The following transcript is of a letter written by Michael Arbuthnot Fraser on the 12th November 1916. “Dear Mr Sigley Tell Mrs S I got her first letter & the last one & I don’t know how I can thank her for her thoughtfulness in having my clothes attended to for I am sure they […]
Who was Sir Thomas Bilbe Robinson?
Sir Thomas B Robinson’s endeavours as Queensland’s Agent General held a unique place during the First World War, but we’ll come back to that part of his story later. Robinson was born on the 24 November 1853 in Rotherhithe, England and moved to Australia in 1881 with his wife, Elizabeth. He first managed the firm […]
Four days before Australians voted in the 1916 referendum about compulsory military service, a teacher at Richmond Hill State School decided to explore this process of voting when teaching the combined Fourth and Fifth classes. On Tuesday 24 October Mr William John Williams discussed the concept of a referendum -“what it is, when it is […]
“A machine gun added its significant voice”: The Fallen on the Western Front
March 1916 and the Australian Imperial Force had arrived in France, within four months they would find themselves at the centre of the conflict taking place on the Western Front. The 5th Division was the first to engage with the German military, taking part in a bloody engagement at Fromelles in Northern France on 19 […]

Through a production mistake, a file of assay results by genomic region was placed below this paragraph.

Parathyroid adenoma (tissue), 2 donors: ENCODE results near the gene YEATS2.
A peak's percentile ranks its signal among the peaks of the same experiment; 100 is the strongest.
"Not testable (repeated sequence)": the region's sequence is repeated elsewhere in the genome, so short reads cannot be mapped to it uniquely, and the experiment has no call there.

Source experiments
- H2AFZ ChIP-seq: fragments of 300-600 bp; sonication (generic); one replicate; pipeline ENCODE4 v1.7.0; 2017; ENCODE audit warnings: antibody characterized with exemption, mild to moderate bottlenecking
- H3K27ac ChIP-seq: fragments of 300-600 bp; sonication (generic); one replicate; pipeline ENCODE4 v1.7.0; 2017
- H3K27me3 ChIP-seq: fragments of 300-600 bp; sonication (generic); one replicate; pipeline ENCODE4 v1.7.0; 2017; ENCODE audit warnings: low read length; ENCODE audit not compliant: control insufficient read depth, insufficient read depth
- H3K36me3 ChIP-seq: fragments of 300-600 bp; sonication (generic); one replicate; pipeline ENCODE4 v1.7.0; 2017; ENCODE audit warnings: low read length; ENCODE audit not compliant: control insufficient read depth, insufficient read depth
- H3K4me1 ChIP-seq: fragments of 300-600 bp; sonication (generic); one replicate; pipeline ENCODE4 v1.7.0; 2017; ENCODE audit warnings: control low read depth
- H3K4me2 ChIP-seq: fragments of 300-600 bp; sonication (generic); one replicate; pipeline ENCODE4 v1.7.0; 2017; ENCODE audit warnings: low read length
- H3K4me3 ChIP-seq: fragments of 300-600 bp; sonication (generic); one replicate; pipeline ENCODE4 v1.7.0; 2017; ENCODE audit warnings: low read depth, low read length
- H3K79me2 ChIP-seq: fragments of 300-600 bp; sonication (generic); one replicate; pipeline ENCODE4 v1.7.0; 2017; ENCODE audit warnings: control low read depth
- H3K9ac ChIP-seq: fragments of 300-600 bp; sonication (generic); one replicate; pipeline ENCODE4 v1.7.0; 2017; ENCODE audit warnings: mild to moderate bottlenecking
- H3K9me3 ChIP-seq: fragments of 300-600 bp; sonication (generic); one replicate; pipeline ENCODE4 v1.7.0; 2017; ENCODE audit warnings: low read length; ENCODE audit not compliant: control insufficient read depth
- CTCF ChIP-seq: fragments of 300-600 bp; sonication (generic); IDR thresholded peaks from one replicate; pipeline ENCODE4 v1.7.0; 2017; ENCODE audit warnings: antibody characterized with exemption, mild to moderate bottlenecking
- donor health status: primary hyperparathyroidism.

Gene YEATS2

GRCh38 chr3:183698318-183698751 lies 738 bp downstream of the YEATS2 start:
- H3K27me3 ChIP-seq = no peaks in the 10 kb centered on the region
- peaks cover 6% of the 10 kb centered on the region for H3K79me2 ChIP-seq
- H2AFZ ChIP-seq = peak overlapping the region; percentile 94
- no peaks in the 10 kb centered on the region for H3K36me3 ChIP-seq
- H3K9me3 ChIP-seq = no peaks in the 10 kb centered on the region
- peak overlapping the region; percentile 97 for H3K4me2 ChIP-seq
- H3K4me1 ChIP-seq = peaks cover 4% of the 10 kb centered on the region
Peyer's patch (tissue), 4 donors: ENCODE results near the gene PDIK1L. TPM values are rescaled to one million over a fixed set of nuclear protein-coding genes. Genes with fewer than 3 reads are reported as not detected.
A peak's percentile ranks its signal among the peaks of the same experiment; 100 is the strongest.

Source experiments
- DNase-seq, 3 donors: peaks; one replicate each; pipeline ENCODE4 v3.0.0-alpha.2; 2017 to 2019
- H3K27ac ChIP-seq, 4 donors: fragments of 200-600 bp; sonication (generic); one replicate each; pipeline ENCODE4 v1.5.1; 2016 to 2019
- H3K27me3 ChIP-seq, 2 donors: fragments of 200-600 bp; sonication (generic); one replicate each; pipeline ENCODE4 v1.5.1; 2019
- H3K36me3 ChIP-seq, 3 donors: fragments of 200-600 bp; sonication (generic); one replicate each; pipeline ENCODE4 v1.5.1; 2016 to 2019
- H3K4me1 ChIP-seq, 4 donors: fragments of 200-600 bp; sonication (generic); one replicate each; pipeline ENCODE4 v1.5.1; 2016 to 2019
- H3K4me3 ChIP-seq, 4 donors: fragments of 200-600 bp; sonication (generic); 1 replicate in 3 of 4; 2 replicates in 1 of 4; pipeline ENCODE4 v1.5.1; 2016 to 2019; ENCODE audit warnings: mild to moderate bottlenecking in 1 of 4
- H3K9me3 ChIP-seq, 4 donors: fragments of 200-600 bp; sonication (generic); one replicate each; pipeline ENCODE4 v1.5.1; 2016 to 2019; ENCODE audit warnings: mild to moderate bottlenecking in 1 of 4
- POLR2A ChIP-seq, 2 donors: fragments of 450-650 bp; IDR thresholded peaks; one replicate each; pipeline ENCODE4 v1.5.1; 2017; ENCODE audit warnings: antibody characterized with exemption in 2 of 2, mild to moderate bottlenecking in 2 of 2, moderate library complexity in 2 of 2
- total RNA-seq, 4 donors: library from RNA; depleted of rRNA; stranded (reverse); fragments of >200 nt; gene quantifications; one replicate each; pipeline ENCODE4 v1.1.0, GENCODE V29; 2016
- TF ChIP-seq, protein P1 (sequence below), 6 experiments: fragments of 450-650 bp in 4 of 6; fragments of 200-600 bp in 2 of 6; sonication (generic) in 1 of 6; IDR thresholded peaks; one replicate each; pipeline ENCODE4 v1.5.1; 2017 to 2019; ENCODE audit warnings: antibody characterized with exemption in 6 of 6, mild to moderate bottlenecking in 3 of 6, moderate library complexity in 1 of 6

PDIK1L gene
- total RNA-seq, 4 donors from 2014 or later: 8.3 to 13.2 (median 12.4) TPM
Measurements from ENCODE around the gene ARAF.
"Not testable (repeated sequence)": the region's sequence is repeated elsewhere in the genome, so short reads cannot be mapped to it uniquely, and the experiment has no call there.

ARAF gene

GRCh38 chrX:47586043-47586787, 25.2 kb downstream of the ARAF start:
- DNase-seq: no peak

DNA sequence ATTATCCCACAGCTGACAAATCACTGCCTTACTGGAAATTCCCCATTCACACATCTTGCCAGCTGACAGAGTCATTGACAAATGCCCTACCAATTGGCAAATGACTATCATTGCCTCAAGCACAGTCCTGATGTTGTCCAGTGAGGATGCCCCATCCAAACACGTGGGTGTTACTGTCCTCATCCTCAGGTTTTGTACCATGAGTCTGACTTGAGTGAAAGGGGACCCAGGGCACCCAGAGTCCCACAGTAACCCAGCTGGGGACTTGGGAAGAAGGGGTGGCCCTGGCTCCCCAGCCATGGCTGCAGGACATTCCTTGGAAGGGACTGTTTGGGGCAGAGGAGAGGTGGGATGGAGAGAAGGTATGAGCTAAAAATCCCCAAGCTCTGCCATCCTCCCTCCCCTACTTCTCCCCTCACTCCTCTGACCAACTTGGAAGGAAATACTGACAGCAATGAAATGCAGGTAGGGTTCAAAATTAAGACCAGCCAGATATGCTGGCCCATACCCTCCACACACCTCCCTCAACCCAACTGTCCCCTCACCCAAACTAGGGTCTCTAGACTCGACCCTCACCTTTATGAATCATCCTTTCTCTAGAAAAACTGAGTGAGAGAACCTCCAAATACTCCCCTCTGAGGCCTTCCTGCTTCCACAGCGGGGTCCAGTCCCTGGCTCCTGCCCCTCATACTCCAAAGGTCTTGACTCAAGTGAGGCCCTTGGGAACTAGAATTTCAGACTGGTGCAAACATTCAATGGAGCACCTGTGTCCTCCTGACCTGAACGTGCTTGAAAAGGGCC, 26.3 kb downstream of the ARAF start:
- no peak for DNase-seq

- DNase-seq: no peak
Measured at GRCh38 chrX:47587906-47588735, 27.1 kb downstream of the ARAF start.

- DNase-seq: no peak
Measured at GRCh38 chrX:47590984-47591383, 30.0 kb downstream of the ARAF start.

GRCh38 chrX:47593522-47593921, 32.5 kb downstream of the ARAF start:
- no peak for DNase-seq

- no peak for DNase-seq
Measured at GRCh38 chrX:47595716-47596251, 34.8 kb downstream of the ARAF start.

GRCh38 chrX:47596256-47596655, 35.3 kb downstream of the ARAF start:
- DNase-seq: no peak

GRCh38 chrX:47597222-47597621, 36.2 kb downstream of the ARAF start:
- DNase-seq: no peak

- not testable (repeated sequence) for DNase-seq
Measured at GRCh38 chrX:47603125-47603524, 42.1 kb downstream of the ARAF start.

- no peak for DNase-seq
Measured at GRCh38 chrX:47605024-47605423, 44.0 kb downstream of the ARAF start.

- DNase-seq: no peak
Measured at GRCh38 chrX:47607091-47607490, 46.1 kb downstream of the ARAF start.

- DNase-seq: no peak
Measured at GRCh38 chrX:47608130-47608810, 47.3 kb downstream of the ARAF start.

Beerburrum Soldier Settlement
Written by Paul Sutton, Researcher The Beerburrum Soldier Settlement was an Australian Government funded, and Queensland Government administered effort, to provide land to repatriated servicemen who had served in the Australian and Imperial armed forces during World War One. The settlement was established in 1916 and ran until terminated during the late 1920s, though many […]
The state of the State of Queensland in 1916
1916 and the First World War was into its third year with both home and abroad suffering under the conflict. On the 22 August 1916 Sir Hamilton Goold-Adams, the Governor of Queensland, gave a speech at the opening of the 20th Parliament, summarising the order of business for the State of Queensland. A speech that […]
A War Mother’s Plea
While searching for First World War records to display in our latest exhibition ‘On the Home Front’, we found this striking image of Second Lieutenant Sister Rosa O’Kane. This beautiful portrait of Sister Rosa in her nurse’s uniform had been painstakingly attached to a cardboard backing. On the reverse was an obituary poem clipped from […]
“X” – The Life and Death of a Courageous Digger
Today’s blog post explores the war service of an Aboriginal Queenslander who enlisted in the Australian Imperial Force. The extract below from an open letter published in the Townsville Daily Bulletin, 24 Oct 1916, brings to the fore the subject of this blog post: Private William (Billy) Elsdale. Believed to be the first Aboriginal digger […]
Hats off to Harry Chauvel!
The Australian Army’s slouch felt hat with its distinctive upturned left side of the brim and rising sun badge is an iconic symbol of the camaraderie of Australian soldiers. The slouch hat’s mark in history is rooted in Australia’s involvement in the First World War, although its history dates back to the 1800s. Over time […]
What’s in a name – Teutoberg or Teutoburg? NO … it’s Witta!
On 17 October 1887 an enterprising group of ex-German nationals selected land portions in the Blackall Range and formed the kernel of the new town of Teutoburg. Situated about four miles north-west of Maleny, difficulties regarding the spelling of the town name rose early in the area’s history. Correspondence from the residents of the area […]